- The Washington Times - Thursday, August 21, 2003

What every campaign looks for is a good predictor of success. While sometimes those predictors are as simple as a ballot test (“If the election were held today, for whom would you vote?”), the most robust and durable predictors tend to be proxies, such as approval ratings, confidence in the economy, etc. These predictors are important, in part because they help inform the campaign operations, and in part because they influence how people think about the progress (or regress) of the campaign.

Consequently, in every election cycle smart people try to guess which demographic group will be the key predictor of success. Will it be the angry white males? The soccer moms? The office park dads?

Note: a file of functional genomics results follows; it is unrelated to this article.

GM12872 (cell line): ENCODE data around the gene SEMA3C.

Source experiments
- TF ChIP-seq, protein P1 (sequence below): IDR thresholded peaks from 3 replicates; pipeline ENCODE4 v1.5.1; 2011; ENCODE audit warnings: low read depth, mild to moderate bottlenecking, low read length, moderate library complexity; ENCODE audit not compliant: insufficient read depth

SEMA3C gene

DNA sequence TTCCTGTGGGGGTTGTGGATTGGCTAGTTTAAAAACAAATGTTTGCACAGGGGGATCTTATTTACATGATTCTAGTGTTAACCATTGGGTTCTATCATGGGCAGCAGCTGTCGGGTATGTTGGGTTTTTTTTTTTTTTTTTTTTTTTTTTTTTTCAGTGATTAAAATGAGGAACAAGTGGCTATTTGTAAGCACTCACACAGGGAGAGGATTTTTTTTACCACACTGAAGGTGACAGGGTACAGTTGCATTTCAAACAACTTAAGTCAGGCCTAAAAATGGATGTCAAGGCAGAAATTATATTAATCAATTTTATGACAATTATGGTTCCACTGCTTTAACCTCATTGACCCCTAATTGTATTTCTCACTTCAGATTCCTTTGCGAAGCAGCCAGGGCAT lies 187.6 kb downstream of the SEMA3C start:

Let’s take a quick look at two perennial candidates for election cycle predictors, and see how they compare to reality. For some time, pundits have suggested that Republicans in presidential races need to watch how they are received by women.

Let’s examine how women have voted in recent national elections. In 1952, the earliest year for which there are probative records, the University of Michigan’s National Election Study (NES) indicated that Eisenhower received about 59 percent of the female vote, compared with about 55 percent of the overall population. Similarly, in 1956, Gallup’s results suggest that Dwight Eisenhower did better among women (61 percent) than among all voters (58 percent).